THE HISTORY OF ROSE
Two Schools Become One
BY SOFI VAN COUTREN NOVEMBER 25 2014
“I had never held a black person’s hand before,” Registrar Pam Taft said, in regard to the integration of Rose High School in 1964.
For many years, white students attended Greenville High School, which was built in 1915 and was located in the downtown area on what was then known as the "Town Common.” Meanwhile, African-American high school students attended the historically black C. M. Eppes High School near Memorial Boulevard. These two schools were strictly separated by color until the 1964-1965 year of integration commenced. Eppes and Greenville High School combined as one building, but some students refused to combine as a student body.
“The police were at the school every single day because of the fighting and riots,” Taft said. “Threats of blowing up the school forced us to evacuate the school more than once.”
Although there were riots and fights initiated by students, most of the anger towards integration came from the parents of the students.
“The students just wanted to go to school; the parents were the ones most angry about it,” Taft said.
The number of angered students barely put a dent in the number of prejudiced parents.
While certain students were posing bomb threats over the integration, others weren't upset over integration itself but were uncomfortable with the changes in Rose High tradition. Taft was a senior at Rose during the first year of integration. Her senior class was not fond of this idea due to the reduction of senior privileges and many changes that occurred their last year.
“They combined the schools; now everything you wanted to be a senior for was taken away,” Taft said. “You would walk in a certain door when you were a senior, and that was taken away.”
Rose changed the mascot, the school colors and the uniforms for sports to encourage equality and fairness. Band members were forced to wear white shirts and black pants so the school would look united; meanwhile there was a gorgeous brand new uniform hanging in the closets dying to be worn, but not in the school colors of the newly united Rose. Unfortunately, uniting as a band came quicker than uniting as a school.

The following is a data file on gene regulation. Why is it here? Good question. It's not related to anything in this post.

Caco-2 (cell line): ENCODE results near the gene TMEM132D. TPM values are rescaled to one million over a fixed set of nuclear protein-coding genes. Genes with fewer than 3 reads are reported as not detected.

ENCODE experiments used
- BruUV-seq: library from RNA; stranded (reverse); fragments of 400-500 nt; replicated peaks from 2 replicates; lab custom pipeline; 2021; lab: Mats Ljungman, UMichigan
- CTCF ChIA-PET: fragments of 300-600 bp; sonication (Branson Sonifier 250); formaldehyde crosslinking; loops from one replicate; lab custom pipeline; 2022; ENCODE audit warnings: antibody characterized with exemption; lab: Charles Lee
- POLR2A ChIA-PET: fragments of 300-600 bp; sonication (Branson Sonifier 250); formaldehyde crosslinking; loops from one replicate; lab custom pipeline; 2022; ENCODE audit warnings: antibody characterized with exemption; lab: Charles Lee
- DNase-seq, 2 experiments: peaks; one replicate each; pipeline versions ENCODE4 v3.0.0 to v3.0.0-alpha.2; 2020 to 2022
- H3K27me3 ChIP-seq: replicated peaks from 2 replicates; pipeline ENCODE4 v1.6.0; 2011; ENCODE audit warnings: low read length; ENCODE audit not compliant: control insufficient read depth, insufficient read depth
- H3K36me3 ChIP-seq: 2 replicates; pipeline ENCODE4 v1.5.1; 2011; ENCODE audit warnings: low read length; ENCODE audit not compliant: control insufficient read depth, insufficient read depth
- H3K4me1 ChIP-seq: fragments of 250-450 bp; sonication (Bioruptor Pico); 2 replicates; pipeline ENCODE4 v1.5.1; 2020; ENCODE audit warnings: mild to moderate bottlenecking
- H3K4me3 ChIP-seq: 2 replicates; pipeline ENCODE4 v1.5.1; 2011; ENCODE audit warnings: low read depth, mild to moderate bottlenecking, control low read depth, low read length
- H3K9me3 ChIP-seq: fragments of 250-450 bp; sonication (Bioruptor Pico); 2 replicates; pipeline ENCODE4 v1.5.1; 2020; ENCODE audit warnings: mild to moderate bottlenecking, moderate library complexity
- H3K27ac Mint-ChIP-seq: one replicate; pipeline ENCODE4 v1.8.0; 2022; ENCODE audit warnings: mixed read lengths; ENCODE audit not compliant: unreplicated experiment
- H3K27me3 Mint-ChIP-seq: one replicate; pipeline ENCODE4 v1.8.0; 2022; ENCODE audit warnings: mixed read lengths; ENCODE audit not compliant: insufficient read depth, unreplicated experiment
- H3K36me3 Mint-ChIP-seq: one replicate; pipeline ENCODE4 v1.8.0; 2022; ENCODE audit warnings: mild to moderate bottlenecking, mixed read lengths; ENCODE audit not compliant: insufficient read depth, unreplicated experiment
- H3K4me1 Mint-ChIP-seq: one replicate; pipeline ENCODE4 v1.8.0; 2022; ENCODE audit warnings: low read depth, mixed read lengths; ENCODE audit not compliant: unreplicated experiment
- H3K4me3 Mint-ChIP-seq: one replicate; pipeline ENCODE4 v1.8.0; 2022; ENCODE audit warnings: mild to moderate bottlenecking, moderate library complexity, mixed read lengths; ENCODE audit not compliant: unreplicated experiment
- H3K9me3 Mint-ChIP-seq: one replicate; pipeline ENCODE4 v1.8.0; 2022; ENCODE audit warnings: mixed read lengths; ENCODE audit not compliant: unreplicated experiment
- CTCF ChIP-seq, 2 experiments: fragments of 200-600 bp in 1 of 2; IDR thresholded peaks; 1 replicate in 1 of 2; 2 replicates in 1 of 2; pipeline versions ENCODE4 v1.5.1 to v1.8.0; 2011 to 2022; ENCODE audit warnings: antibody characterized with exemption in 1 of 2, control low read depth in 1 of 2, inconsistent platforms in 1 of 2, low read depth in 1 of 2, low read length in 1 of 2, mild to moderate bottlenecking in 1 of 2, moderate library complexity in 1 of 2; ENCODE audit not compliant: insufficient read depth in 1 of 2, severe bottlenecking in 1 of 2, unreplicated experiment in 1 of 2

From one perspective to another, teacher assistant Margaret Sugg was a part of the merging of schools as a 10th grader coming from the all-black Eppes to the newly integrated Rose.
“It was hard to study because you were always scared and did not know what was going to happen through the course of the day,” Sugg said. “It was hard to focus on education.”
Sugg tried to avoid getting trampled on the way to the bus, eager to get away from any riot or fight that might occur. Sugg had no interest in arguing over this issue; she wanted to get home to where she felt safe with her parents.
“I believe that there would have been a better outcome [of the integration] if the parents had stayed out of it,” Sugg said. “Because it wasn't that a lot of the students didn't get along, it was their angered parents.”
Sugg, like Taft and most other students, wanted to go to school and learn, but the tempers of parents and other students hindered their simple request.
“We did it, and it was a rough year, but we did it,” Taft said. “I will be the first one to say that it needed to be done.”
Despite her aggravation towards the removal of the senior privileges, Taft knows the integration was a progressive movement overall.
“We learned how to love each other because of who they are, not because of color,” Sugg said.
The integration of the two schools, C.M. Eppes and J.H. Rose, struggled in the first couple of years, but strengthened with time. According to Taft and Sugg, all it needed was a little getting-used-to.